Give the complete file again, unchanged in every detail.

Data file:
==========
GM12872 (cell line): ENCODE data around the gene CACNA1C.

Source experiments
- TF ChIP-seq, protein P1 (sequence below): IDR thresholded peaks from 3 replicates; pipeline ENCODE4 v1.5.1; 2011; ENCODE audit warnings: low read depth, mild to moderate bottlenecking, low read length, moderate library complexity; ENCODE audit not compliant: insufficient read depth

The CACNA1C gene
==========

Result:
GM12872 (cell line): ENCODE data around the gene CACNA1C.

Source experiments
- TF ChIP-seq, protein P1 (sequence below): IDR thresholded peaks from 3 replicates; pipeline ENCODE4 v1.5.1; 2011; ENCODE audit warnings: low read depth, mild to moderate bottlenecking, low read length, moderate library complexity; ENCODE audit not compliant: insufficient read depth

The CACNA1C gene